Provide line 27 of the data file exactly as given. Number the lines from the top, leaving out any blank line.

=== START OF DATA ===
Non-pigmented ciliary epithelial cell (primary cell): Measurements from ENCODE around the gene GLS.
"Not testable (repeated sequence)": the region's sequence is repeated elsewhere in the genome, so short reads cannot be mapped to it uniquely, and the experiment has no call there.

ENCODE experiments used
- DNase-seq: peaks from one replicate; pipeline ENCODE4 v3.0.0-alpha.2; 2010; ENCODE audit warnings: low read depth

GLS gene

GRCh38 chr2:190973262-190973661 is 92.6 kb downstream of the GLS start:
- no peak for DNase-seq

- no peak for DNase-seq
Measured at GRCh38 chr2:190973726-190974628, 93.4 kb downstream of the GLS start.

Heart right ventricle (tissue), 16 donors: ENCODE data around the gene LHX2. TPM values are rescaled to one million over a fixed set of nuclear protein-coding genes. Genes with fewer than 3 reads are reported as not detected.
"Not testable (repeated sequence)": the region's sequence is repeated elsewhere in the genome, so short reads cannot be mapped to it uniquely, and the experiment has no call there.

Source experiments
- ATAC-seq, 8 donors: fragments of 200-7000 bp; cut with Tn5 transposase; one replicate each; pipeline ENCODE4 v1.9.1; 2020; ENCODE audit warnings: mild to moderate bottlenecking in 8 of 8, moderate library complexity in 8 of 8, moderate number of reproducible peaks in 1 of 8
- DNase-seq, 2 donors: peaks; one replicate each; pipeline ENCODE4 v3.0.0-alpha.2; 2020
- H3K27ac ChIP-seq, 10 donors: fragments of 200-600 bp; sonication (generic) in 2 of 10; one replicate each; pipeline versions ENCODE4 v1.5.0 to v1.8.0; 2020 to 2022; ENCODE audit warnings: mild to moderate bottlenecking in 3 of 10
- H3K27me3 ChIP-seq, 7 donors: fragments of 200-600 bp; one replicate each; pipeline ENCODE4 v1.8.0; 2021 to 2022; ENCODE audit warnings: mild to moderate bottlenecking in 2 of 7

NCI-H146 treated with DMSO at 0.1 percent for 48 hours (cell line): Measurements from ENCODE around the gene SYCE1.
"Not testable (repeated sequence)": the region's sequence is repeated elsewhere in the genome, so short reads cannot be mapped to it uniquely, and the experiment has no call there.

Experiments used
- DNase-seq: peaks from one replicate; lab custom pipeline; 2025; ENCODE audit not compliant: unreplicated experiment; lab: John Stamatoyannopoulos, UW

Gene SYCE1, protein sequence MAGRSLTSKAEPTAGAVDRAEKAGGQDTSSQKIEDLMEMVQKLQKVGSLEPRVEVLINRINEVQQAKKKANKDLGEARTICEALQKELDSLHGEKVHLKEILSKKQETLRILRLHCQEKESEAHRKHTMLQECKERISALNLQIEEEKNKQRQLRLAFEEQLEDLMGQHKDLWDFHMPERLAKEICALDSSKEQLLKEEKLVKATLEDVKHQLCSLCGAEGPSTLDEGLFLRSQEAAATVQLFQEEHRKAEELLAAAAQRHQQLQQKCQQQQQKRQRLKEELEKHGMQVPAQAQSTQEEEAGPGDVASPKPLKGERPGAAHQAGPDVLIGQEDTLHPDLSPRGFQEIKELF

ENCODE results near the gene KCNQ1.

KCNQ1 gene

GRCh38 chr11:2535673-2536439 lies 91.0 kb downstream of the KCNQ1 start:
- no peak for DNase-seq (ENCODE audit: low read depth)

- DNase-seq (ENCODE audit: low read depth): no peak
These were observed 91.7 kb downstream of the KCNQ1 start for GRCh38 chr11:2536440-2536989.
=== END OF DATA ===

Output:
These were observed 91.7 kb downstream of the KCNQ1 start for GRCh38 chr11:2536440-2536989.